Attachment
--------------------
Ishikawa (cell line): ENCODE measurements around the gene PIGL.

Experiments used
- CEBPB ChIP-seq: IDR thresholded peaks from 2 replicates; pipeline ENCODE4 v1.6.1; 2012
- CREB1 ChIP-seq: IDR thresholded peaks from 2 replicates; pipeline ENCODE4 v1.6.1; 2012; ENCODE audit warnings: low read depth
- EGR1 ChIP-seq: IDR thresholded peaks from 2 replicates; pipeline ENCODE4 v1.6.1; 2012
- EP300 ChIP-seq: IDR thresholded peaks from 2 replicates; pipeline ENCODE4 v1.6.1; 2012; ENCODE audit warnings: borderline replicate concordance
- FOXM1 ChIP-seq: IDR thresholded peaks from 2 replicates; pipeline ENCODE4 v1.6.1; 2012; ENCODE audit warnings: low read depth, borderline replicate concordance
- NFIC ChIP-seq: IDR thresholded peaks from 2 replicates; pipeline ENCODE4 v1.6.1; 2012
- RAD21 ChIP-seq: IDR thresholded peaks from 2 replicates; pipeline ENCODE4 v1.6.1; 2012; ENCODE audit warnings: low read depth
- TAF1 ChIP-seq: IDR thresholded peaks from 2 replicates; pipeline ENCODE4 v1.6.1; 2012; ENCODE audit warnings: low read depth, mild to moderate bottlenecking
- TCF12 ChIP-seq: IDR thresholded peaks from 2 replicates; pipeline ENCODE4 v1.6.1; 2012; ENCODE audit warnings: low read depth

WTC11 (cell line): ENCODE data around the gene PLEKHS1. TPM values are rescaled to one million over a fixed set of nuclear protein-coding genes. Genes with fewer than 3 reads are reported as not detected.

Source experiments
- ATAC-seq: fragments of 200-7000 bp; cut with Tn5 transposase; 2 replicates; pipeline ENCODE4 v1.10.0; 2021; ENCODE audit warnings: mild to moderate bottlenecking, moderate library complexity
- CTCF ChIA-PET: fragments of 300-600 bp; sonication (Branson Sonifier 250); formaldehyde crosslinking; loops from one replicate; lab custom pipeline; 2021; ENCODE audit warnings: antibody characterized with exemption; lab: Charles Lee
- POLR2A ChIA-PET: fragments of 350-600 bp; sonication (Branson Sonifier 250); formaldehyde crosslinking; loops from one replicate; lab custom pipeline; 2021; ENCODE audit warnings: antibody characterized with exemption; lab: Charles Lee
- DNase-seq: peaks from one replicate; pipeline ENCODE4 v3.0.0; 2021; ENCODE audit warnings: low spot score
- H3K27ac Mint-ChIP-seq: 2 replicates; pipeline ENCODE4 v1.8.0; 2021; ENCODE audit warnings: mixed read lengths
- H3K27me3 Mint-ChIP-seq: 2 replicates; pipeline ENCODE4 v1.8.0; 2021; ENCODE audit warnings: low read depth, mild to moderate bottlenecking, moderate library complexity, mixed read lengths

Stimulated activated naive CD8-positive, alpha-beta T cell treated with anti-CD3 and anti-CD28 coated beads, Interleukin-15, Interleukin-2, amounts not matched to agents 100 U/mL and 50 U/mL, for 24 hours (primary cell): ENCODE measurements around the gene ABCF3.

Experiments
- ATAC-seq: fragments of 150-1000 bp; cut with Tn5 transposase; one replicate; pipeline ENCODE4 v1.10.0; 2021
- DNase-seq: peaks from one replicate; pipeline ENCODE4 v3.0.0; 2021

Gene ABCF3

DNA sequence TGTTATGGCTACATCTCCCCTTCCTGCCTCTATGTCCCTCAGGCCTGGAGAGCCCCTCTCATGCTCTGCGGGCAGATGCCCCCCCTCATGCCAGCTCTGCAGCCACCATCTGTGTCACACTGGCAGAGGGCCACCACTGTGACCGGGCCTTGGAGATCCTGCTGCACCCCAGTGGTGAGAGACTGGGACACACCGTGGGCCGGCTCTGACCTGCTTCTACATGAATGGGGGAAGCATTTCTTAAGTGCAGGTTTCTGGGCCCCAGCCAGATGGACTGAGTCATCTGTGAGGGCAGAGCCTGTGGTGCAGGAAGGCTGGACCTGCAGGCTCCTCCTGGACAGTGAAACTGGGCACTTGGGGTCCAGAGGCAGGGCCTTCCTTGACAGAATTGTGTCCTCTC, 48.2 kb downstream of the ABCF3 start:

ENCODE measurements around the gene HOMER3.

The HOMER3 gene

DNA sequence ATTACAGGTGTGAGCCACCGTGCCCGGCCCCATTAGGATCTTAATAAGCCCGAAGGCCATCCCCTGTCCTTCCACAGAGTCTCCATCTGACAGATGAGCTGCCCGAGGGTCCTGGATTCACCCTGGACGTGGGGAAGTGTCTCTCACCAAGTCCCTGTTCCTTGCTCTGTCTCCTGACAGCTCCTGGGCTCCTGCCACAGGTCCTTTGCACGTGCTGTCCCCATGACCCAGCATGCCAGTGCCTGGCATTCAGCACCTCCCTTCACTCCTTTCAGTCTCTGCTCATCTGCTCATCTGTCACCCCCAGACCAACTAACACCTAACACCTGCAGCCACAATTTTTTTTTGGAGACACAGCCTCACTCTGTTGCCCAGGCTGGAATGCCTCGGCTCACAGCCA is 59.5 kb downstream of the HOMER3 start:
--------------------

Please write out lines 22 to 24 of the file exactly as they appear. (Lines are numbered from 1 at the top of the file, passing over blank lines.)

- ATAC-seq: fragments of 150-1000 bp; cut with Tn5 transposase; one replicate; pipeline ENCODE4 v1.10.0; 2021
- DNase-seq: peaks from one replicate; pipeline ENCODE4 v3.0.0; 2021

Gene ABCF3